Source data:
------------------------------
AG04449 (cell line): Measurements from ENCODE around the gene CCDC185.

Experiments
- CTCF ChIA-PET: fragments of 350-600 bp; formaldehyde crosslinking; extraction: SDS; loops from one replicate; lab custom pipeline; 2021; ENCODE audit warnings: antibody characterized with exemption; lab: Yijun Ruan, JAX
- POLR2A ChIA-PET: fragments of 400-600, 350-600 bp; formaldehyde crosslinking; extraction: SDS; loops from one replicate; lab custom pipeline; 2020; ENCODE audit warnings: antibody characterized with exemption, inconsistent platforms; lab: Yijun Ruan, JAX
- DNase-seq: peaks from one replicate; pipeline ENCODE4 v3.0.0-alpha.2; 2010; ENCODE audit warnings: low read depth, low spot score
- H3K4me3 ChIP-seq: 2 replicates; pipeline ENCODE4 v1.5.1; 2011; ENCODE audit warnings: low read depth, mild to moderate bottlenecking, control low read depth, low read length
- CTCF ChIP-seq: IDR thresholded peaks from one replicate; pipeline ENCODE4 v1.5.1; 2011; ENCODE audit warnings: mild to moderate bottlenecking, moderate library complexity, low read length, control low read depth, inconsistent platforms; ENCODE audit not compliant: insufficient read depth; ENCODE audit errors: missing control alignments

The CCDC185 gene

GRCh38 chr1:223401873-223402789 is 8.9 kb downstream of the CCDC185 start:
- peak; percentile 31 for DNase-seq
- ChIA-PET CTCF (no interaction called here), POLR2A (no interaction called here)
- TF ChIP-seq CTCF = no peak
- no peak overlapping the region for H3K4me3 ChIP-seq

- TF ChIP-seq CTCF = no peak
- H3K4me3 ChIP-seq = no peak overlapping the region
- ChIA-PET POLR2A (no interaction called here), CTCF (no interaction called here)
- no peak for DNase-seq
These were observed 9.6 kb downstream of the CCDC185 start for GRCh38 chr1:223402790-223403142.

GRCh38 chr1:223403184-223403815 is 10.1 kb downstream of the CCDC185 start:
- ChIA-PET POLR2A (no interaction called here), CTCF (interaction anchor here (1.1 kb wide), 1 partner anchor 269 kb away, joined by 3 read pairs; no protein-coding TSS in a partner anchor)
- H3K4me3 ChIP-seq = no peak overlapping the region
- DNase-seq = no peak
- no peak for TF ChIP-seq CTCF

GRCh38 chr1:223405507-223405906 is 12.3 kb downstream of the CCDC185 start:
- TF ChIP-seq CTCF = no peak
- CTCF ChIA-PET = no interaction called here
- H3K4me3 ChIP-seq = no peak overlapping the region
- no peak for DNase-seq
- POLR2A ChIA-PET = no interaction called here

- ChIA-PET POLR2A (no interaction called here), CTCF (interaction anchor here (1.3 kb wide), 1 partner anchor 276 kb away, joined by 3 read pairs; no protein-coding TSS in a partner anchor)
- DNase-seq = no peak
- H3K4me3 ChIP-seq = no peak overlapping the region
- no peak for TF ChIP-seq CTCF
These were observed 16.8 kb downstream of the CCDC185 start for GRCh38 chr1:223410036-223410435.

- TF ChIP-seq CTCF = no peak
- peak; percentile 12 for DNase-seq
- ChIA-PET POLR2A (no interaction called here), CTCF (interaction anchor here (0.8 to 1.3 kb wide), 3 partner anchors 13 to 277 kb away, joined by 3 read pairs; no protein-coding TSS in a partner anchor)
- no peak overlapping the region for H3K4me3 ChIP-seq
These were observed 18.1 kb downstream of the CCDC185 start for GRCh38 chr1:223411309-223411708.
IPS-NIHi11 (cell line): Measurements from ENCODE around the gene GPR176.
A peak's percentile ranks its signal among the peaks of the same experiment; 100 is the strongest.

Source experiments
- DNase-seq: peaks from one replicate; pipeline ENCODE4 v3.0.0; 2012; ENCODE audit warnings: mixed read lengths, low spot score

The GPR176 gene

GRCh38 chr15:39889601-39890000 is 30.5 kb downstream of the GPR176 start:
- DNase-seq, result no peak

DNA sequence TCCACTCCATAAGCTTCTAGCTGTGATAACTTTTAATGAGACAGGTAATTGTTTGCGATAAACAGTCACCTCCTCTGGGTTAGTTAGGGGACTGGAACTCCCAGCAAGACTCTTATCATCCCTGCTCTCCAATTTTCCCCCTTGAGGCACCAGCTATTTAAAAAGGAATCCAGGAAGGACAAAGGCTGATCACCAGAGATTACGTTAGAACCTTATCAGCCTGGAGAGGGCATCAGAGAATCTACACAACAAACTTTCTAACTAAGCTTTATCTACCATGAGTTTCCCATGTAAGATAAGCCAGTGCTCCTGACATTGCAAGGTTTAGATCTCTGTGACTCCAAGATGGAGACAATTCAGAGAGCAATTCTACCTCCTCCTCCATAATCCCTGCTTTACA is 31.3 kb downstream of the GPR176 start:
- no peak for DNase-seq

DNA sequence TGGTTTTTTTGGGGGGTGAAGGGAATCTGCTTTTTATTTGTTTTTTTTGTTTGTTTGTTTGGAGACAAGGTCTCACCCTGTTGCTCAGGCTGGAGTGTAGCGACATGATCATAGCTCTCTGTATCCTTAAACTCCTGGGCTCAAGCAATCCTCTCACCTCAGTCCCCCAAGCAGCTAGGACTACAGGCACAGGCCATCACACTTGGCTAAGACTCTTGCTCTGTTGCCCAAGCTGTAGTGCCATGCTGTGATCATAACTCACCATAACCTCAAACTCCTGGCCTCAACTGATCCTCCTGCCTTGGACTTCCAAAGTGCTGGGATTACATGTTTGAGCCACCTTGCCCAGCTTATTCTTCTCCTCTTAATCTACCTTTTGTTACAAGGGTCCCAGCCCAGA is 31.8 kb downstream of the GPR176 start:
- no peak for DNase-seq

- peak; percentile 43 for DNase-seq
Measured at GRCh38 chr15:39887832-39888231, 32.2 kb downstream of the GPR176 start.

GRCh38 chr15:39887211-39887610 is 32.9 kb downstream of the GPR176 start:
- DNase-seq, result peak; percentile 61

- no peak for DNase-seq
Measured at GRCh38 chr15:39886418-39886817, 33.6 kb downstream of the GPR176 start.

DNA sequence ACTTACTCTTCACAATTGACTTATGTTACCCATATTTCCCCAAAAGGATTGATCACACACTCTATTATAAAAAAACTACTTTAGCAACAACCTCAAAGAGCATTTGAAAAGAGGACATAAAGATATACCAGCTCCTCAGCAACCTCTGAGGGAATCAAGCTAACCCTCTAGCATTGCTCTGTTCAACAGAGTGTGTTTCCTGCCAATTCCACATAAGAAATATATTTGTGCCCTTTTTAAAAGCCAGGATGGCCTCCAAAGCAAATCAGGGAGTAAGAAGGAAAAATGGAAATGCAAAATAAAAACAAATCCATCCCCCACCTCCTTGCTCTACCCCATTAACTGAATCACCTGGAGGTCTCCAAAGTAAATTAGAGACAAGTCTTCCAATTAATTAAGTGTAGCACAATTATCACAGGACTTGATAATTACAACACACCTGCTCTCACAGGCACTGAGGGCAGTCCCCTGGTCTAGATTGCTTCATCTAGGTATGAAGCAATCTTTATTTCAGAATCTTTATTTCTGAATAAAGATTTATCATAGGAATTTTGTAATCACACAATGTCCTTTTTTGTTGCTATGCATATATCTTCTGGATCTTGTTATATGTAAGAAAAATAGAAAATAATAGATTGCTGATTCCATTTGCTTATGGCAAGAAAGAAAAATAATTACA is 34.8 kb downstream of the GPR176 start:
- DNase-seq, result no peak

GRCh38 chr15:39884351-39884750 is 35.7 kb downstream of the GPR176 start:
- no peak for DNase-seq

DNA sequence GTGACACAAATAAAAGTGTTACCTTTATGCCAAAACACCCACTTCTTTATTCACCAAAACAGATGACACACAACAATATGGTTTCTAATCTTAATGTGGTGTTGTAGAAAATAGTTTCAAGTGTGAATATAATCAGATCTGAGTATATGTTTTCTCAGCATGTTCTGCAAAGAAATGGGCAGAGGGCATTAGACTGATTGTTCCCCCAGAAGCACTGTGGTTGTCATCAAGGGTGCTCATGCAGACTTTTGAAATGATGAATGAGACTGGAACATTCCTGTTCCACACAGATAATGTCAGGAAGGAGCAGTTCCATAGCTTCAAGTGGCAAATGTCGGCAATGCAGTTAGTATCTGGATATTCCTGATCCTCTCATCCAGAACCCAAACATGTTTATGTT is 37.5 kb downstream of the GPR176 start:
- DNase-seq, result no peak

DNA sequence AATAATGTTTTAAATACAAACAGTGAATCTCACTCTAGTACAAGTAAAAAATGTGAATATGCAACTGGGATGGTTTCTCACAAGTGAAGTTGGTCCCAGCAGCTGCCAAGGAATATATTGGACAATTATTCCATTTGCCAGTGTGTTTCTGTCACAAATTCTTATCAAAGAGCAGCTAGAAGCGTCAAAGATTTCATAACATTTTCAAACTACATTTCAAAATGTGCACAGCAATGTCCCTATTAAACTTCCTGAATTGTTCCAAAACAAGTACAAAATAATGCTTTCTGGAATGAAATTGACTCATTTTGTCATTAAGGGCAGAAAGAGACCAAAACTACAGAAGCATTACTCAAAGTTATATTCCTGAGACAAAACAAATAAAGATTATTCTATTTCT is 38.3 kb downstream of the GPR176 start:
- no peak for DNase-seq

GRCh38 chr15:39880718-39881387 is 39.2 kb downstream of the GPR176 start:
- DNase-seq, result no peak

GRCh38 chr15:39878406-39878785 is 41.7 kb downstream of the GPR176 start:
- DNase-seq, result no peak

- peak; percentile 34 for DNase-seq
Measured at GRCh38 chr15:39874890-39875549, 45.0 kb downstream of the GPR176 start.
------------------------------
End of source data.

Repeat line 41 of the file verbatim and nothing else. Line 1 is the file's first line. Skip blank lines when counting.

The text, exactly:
A peak's percentile ranks its signal among the peaks of the same experiment; 100 is the strongest.